Florence Italy at Christmas

Last holiday season, we made a last minute decision to add Florence, Italy to our European family vacation. We arrived in Florence on December 24, Christmas Eve, and left December 27. While planning, I worried that perhaps, spending Christmas in Florence wouldn’t feel festive…after all, their seasonal Christmas markets close before Christmas Day. However, I couldn’t have been more wrong. Florence Italy at Christmas is beautiful! Scroll down for a few tips and plenty of images.


Florence Italy at Christmas:

We came to Florence from Paris, where the Christmas markets were still in full swing. However, Florence definitely beats out the City of Lights in holidays light displays. Every narrow street of historic Florence featured strings of lights. Each street was different.


  • Florence also has many more Christmas trees than Paris. We found this to be true throughout Italy as opposed to France. Italy, and Florence in particular, also has wonderful nativity scenes.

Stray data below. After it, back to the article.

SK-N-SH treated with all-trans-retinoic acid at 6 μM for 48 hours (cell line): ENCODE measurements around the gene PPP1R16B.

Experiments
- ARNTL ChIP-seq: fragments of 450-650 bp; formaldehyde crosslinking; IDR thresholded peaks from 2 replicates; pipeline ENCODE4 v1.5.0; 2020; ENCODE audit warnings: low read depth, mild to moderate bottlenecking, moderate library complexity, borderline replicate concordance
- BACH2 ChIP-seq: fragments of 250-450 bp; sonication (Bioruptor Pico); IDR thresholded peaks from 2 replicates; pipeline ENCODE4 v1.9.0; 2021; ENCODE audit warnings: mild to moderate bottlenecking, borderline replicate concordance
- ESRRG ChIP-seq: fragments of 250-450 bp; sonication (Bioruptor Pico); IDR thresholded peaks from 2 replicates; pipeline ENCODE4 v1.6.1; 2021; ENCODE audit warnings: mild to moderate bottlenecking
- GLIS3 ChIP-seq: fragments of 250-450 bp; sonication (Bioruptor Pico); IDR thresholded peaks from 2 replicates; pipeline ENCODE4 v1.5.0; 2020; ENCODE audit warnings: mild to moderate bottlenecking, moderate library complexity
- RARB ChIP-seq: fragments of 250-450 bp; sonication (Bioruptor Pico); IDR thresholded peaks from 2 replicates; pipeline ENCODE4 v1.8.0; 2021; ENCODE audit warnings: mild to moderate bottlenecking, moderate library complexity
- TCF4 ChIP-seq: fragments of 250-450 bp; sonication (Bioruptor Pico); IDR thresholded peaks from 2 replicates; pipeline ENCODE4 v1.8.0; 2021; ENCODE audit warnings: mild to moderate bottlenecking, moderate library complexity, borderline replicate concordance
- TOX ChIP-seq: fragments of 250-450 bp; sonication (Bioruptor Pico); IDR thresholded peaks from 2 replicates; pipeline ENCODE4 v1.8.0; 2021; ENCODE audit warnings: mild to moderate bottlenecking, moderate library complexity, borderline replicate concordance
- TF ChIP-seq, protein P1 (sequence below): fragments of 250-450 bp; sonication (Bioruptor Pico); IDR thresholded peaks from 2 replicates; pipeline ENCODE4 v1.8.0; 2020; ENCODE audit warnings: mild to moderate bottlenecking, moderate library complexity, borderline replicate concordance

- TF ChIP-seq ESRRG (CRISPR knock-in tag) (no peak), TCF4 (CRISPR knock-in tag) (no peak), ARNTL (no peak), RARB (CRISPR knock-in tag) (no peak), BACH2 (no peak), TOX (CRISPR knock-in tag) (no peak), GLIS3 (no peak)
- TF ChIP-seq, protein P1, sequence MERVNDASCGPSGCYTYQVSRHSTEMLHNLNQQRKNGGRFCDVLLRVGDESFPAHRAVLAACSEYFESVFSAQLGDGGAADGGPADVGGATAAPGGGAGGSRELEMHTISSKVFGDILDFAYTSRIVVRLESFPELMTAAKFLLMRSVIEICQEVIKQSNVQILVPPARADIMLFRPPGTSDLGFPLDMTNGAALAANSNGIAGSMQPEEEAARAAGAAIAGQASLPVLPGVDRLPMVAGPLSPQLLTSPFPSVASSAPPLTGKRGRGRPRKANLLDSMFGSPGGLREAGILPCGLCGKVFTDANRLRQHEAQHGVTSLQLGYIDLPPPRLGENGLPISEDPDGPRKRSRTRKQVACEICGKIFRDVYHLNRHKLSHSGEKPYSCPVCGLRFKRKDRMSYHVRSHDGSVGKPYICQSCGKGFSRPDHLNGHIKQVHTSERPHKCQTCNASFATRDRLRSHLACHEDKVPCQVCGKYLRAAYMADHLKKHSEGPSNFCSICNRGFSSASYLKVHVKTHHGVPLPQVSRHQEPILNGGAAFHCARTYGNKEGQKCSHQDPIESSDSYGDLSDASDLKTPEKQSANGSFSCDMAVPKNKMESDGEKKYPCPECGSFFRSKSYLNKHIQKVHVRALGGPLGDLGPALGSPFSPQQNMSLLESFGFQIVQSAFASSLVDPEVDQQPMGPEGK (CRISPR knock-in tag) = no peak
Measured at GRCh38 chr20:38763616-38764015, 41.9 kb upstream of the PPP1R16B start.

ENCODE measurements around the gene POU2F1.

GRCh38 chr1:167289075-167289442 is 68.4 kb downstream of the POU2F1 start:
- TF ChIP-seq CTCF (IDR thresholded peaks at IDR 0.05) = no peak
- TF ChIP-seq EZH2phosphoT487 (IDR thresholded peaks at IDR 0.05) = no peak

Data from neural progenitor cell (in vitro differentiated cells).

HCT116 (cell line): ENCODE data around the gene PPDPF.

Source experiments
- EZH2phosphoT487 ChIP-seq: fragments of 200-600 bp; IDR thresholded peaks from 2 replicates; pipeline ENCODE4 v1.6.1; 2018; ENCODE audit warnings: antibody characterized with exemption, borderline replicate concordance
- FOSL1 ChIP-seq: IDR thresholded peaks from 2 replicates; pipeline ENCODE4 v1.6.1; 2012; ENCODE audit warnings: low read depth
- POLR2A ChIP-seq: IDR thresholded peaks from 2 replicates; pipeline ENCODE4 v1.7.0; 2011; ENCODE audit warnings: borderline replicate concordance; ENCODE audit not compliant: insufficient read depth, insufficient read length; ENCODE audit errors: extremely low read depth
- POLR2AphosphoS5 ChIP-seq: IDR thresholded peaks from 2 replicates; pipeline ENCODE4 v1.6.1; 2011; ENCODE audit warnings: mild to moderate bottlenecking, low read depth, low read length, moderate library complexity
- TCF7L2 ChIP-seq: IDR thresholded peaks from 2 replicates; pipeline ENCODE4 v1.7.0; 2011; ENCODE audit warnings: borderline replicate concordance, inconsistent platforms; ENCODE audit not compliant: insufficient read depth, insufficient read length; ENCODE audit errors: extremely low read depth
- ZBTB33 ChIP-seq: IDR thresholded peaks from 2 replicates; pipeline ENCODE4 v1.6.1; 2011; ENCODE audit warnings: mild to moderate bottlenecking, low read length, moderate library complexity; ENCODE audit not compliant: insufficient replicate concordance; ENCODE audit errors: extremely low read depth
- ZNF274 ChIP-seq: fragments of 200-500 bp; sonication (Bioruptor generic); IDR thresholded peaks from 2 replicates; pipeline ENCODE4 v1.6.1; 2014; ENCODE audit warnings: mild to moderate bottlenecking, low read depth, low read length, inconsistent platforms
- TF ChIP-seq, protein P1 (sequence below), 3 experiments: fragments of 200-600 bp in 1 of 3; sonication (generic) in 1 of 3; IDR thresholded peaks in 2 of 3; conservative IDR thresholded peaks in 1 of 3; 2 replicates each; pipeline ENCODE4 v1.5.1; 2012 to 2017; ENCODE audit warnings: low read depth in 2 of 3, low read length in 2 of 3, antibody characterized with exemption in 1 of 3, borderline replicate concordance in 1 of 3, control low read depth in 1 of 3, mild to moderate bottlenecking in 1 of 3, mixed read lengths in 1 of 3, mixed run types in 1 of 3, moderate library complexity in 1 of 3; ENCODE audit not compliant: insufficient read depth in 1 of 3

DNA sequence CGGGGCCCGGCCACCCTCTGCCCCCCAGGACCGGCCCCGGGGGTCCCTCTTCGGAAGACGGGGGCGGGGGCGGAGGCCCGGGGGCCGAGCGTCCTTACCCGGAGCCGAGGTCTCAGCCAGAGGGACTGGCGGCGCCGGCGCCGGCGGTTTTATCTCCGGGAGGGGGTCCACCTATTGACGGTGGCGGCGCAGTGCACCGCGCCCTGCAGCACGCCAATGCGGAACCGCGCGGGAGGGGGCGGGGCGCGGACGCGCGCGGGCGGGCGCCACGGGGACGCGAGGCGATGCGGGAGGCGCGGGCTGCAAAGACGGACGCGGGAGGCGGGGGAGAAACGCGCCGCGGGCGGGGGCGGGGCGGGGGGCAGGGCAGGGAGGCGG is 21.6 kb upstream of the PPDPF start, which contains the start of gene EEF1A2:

• While in Florence for Christmas, look for impromptu Christmas carnivals in various piazzas, including cheap carnival games, street performers, carrousels, and outdoor ice skating rinks.


  • On Christmas Day, expect for museums to be closed. Take walking tours instead, or go to a church service.
  • Try to make reservations for Christmas Eve or Christmas Day meals ahead of time. Some restaurants will close. For those that remain open, expect them to be busy for Christmas lunch and closed for the evening. Some restaurants will have set menus. Stock up on a few basics at the grocery store so you can make a simple Christmas evening meal in your apartment rental, if that’s an option for you.


  • Look for elaborate Nativity scenes in Florence, both outside the Duomo and in area churches. It’s ok to step inside churches to see their nativity scenes, provided you don’t go during service hours.
  • Step inside artisan meat and cheese shops and you’ll most likely find generous tasting offerings. We tasted so much cheese, it was a snack!


  • Buy a panettone at a grocery store. This traditional Italian holiday bread is similar to a coffee cake, and we picked one up for under €5. We liked it so much, we bought another in Rome!
  • If you want to ice skate at the outdoor rinks, the ice is free, but skate rentals are around €5 per person. For this price, you usually get about 30 minutes. This was enough time for us. The rink we found was open Christmas Day.


Have you been to Florence at Christmas? What was your favorite sight to see?